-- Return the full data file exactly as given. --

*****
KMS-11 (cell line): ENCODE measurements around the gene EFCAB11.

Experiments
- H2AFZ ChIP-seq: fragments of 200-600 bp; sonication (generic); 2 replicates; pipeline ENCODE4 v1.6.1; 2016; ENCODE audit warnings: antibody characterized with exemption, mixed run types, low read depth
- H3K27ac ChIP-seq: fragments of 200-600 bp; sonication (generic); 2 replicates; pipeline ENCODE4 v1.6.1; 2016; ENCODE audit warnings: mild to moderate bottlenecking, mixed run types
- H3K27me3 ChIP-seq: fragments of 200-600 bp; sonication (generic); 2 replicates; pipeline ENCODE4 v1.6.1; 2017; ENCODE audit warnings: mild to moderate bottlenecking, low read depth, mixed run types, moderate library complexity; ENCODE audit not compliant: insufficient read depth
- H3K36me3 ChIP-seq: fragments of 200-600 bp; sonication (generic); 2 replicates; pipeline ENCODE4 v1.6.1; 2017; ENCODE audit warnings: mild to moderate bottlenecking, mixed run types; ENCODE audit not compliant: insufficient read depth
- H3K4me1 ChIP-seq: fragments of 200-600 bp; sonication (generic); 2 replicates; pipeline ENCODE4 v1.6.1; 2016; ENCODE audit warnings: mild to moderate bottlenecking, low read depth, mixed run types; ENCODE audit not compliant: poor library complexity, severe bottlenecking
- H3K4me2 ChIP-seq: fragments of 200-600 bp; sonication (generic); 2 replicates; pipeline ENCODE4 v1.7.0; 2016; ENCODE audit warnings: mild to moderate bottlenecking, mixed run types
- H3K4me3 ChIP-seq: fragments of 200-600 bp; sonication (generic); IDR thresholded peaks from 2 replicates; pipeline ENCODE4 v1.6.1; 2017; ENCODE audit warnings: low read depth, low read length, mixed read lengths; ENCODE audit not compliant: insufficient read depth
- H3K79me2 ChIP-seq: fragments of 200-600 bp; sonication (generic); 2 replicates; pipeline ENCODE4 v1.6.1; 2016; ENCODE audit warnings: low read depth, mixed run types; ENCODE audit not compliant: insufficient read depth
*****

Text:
KMS-11 (cell line): ENCODE measurements around the gene EFCAB11.

Experiments
- H2AFZ ChIP-seq: fragments of 200-600 bp; sonication (generic); 2 replicates; pipeline ENCODE4 v1.6.1; 2016; ENCODE audit warnings: antibody characterized with exemption, mixed run types, low read depth
- H3K27ac ChIP-seq: fragments of 200-600 bp; sonication (generic); 2 replicates; pipeline ENCODE4 v1.6.1; 2016; ENCODE audit warnings: mild to moderate bottlenecking, mixed run types
- H3K27me3 ChIP-seq: fragments of 200-600 bp; sonication (generic); 2 replicates; pipeline ENCODE4 v1.6.1; 2017; ENCODE audit warnings: mild to moderate bottlenecking, low read depth, mixed run types, moderate library complexity; ENCODE audit not compliant: insufficient read depth
- H3K36me3 ChIP-seq: fragments of 200-600 bp; sonication (generic); 2 replicates; pipeline ENCODE4 v1.6.1; 2017; ENCODE audit warnings: mild to moderate bottlenecking, mixed run types; ENCODE audit not compliant: insufficient read depth
- H3K4me1 ChIP-seq: fragments of 200-600 bp; sonication (generic); 2 replicates; pipeline ENCODE4 v1.6.1; 2016; ENCODE audit warnings: mild to moderate bottlenecking, low read depth, mixed run types; ENCODE audit not compliant: poor library complexity, severe bottlenecking
- H3K4me2 ChIP-seq: fragments of 200-600 bp; sonication (generic); 2 replicates; pipeline ENCODE4 v1.7.0; 2016; ENCODE audit warnings: mild to moderate bottlenecking, mixed run types
- H3K4me3 ChIP-seq: fragments of 200-600 bp; sonication (generic); IDR thresholded peaks from 2 replicates; pipeline ENCODE4 v1.6.1; 2017; ENCODE audit warnings: low read depth, low read length, mixed read lengths; ENCODE audit not compliant: insufficient read depth
- H3K79me2 ChIP-seq: fragments of 200-600 bp; sonication (generic); 2 replicates; pipeline ENCODE4 v1.6.1; 2016; ENCODE audit warnings: low read depth, mixed run types; ENCODE audit not compliant: insufficient read depth